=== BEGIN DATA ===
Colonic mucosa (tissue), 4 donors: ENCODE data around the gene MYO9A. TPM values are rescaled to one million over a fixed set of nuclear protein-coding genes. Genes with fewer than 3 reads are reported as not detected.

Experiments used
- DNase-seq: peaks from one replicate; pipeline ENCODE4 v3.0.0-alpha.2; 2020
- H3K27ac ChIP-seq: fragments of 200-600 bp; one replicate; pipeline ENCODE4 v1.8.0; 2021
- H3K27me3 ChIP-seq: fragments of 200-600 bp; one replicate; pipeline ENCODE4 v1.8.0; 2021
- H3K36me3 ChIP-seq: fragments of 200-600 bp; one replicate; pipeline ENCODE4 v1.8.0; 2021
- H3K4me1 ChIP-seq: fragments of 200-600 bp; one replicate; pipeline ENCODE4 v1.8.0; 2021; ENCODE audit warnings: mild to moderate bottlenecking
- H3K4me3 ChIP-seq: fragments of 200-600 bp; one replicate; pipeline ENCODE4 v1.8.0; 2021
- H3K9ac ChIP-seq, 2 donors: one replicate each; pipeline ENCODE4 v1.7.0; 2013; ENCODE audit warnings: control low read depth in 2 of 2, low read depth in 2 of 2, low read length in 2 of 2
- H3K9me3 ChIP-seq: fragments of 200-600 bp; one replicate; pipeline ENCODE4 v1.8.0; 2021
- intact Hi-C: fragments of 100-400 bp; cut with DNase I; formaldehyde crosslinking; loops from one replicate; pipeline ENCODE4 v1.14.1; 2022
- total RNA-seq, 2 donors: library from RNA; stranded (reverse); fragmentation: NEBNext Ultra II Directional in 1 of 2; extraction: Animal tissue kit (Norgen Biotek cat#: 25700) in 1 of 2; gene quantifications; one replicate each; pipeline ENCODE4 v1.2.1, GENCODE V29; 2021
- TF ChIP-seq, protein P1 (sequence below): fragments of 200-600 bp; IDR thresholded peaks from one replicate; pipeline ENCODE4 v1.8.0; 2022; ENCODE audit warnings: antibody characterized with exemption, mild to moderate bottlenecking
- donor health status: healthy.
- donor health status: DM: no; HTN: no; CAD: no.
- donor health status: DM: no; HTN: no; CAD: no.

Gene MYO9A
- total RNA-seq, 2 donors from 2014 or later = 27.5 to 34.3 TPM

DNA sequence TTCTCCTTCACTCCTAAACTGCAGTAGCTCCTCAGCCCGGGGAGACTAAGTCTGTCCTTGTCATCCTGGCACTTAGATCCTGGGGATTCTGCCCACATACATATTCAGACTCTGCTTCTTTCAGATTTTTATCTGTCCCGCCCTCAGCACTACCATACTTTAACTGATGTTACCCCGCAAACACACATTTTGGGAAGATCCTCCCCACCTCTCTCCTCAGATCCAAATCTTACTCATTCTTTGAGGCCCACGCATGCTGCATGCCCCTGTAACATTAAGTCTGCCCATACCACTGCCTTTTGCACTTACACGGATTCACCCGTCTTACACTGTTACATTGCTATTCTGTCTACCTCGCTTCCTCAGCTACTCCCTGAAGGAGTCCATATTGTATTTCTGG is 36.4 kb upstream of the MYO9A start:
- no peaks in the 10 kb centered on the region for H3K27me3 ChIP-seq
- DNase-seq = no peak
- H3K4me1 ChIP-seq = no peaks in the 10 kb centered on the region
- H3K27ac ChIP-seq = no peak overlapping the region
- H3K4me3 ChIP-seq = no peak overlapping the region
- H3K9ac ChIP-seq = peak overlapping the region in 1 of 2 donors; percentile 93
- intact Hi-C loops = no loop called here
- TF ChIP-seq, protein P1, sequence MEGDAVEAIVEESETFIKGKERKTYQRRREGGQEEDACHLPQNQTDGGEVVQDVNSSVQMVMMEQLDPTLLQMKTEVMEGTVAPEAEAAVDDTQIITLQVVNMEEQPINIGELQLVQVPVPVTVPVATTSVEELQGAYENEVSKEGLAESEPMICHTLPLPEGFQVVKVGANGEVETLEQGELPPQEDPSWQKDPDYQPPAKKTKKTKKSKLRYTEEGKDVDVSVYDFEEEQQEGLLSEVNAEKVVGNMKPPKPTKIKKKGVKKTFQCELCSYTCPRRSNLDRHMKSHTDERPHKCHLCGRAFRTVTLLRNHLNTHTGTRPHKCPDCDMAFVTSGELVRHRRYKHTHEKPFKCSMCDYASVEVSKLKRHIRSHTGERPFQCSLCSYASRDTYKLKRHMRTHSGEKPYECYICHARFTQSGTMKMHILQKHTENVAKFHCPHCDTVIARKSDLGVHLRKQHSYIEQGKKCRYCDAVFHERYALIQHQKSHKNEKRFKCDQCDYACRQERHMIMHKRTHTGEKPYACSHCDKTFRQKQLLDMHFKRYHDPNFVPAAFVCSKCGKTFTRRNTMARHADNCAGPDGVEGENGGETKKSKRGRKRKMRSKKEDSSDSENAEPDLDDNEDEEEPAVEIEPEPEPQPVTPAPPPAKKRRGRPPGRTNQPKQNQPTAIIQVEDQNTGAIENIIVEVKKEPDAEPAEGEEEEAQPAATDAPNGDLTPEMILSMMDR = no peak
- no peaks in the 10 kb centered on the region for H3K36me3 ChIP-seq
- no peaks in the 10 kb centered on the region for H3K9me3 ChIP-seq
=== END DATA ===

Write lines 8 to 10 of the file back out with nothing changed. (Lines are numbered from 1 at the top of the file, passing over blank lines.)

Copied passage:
- H3K4me3 ChIP-seq: fragments of 200-600 bp; one replicate; pipeline ENCODE4 v1.8.0; 2021
- H3K9ac ChIP-seq, 2 donors: one replicate each; pipeline ENCODE4 v1.7.0; 2013; ENCODE audit warnings: control low read depth in 2 of 2, low read depth in 2 of 2, low read length in 2 of 2
- H3K9me3 ChIP-seq: fragments of 200-600 bp; one replicate; pipeline ENCODE4 v1.8.0; 2021